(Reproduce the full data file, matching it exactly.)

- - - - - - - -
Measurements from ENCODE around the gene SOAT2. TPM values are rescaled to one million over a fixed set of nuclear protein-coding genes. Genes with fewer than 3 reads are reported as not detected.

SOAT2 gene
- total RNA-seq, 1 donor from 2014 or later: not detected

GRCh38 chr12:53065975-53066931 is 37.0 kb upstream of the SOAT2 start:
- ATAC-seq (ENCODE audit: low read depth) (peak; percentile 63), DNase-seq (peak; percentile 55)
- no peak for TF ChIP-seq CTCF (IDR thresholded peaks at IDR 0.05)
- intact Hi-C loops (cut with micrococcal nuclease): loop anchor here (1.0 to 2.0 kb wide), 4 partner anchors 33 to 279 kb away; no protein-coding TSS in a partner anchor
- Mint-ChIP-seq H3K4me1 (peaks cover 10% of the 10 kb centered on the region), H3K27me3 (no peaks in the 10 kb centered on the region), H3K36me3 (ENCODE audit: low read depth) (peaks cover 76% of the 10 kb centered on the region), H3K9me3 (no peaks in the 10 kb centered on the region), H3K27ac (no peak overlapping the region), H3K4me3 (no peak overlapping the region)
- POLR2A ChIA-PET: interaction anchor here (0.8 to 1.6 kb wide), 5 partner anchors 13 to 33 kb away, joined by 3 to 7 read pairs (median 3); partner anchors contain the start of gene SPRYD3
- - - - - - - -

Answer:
Measurements from ENCODE around the gene SOAT2. TPM values are rescaled to one million over a fixed set of nuclear protein-coding genes. Genes with fewer than 3 reads are reported as not detected.

SOAT2 gene
- total RNA-seq, 1 donor from 2014 or later: not detected

GRCh38 chr12:53065975-53066931 is 37.0 kb upstream of the SOAT2 start:
- ATAC-seq (ENCODE audit: low read depth) (peak; percentile 63), DNase-seq (peak; percentile 55)
- no peak for TF ChIP-seq CTCF (IDR thresholded peaks at IDR 0.05)
- intact Hi-C loops (cut with micrococcal nuclease): loop anchor here (1.0 to 2.0 kb wide), 4 partner anchors 33 to 279 kb away; no protein-coding TSS in a partner anchor
- Mint-ChIP-seq H3K4me1 (peaks cover 10% of the 10 kb centered on the region), H3K27me3 (no peaks in the 10 kb centered on the region), H3K36me3 (ENCODE audit: low read depth) (peaks cover 76% of the 10 kb centered on the region), H3K9me3 (no peaks in the 10 kb centered on the region), H3K27ac (no peak overlapping the region), H3K4me3 (no peak overlapping the region)
- POLR2A ChIA-PET: interaction anchor here (0.8 to 1.6 kb wide), 5 partner anchors 13 to 33 kb away, joined by 3 to 7 read pairs (median 3); partner anchors contain the start of gene SPRYD3